It would be wrong to say religion was taboo in my family.  As I grew older, I discussed it all the time with my father.  My mother had little to say on the topic.  But practicing religion was taboo.  It was OK to study the religious practices of others but rational people do not fall for religion.  Assuming I’m rational, I fell.

So at the age of about 26, I had to explain to my parents that I was planning to join the Methodist Church.  It was a very hot simmer’s day and we were outside our house, on the concrete drive, under the first floor extension for shade.  This must have been the late 70s.

When I made my announcement, my mother’s response was to disappear indoors.  I don’t remember being concerned, maybe she told us to wait for her.  Several minutes later she reappeared and threw something down on the drive, with some force.  A pall of dust flew up off of it. 

My mother explained she had just retrieved it from the loft, which is where we stored stuff we didn’t need in case it came in handy at a later date.

It was a beautiful edition of the Methodist Hymn Book, with gold-edged pages.  I still have it.  It is inscribed by my grandparents, as a Christmas gift to my mother.

My mother explained that after her parents moved to a part of Sheffield called Crosspool, in the late 40s, I think, they lived yards away from Stephen Hill Methodist Church.  She joined the youth club, as many young people did in those days.  The hymn book was from those days.

Then the Minister left and his replacement was an evangelical.  The Youth Club didn’t like the change and so they all resigned and moved en masse to the Unity on Crookesmoor Road.  A significant theological change but maybe not such a great ecclesiological move.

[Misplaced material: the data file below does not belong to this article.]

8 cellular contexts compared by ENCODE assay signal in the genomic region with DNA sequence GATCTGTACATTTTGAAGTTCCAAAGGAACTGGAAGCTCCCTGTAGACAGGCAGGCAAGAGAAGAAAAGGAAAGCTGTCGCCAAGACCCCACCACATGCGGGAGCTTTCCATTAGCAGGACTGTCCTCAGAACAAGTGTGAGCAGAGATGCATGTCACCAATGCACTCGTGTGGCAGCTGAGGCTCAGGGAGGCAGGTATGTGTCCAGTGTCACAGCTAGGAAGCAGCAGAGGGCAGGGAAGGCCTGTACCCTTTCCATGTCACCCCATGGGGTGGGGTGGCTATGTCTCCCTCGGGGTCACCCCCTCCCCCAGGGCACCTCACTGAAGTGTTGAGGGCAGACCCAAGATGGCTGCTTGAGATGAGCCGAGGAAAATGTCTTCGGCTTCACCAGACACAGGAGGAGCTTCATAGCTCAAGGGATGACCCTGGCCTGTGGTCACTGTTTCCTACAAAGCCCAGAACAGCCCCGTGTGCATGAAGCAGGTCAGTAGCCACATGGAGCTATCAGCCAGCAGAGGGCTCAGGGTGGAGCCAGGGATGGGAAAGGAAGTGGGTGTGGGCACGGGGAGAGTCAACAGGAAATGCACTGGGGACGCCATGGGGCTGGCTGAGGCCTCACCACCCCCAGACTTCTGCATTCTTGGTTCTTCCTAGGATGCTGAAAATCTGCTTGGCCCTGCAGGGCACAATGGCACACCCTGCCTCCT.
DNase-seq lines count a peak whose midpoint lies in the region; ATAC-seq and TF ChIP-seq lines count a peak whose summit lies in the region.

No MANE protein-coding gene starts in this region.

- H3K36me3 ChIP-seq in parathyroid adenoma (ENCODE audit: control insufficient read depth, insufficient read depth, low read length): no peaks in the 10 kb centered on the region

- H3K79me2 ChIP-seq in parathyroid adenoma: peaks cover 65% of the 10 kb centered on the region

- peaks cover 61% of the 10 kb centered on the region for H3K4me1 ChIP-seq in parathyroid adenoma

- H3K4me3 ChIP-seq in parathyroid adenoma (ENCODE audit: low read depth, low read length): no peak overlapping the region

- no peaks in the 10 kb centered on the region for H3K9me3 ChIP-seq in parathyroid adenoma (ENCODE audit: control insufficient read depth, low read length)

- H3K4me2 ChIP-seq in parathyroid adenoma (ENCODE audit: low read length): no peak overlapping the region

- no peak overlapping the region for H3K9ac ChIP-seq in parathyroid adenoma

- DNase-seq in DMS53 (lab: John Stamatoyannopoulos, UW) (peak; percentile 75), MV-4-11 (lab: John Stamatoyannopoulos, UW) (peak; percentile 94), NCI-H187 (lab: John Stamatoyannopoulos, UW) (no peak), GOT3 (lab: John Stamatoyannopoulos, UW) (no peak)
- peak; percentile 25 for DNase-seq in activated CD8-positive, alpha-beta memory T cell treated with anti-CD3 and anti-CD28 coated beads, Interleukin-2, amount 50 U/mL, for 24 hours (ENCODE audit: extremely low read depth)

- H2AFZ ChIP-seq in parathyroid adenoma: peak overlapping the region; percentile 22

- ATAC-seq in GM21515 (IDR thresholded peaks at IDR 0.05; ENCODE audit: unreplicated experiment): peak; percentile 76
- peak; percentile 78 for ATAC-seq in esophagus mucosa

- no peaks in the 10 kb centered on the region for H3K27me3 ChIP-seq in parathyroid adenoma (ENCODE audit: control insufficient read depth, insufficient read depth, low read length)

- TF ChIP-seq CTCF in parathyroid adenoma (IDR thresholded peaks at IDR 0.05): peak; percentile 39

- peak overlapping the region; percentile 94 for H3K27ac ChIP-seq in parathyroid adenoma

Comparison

It was there she met my father, who lived a few hundred yards away.  I had no idea about this history but my mother took part and sometimes hosted monthly “Girl’s Nights” and most of her friends were still active members at the Unity. 

I was examined in 1984 to qualify as a local preacher by an evangelical minister.  I told him as a response to his question that I could never be an evangelical (my father’s scepticism has some lasting impact!)  But I said, evangelicals have helped me every step of the way, indeed if it wasn’t for an evangelical minister, I would not exist!  He smiled.

I think my mother was the most sceptical of all of us.  It was after she died, my father started to attend the Unity again.  He saw the potential of churches to offer space for those who are isolated.

They can offer solitude too.  A few years ago, I helped a church plan how it could offer spirituality to the many people who passed its doors.  It struck me how there are many church-linked organisations offering excellent retreats, silence, space to find solitude.  And how easy it is to spoil it, by insisting you need to believe this that or the other.  We all seek solitude as much as we do company.  It’s a pity those who know how to find it, so often insist on what we have to believe to find it.

Day 5/21 of my writing challenge. Every weekday, I publish a short piece of writing on my subject, solitude. The writings are based on a daily prompt from Megan Macedo, who leads the challenge. These are all first drafts with minimal revision. Please comment if you find these posts helpful. Previous: Teesside Advertiser. Next: Steel.

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About the Author

I've been a community development worker since the early 1980s in Tyneside, Teesside and South Yorkshire. I've also worked nationally for the Methodist Church for eight years supporting community projects through the church's grants programme. These days I am developing an online community development practice combining non-directive consultancy, strategic management, participatory methods and development work online and offline. If you're interested contact me for a free consultation.

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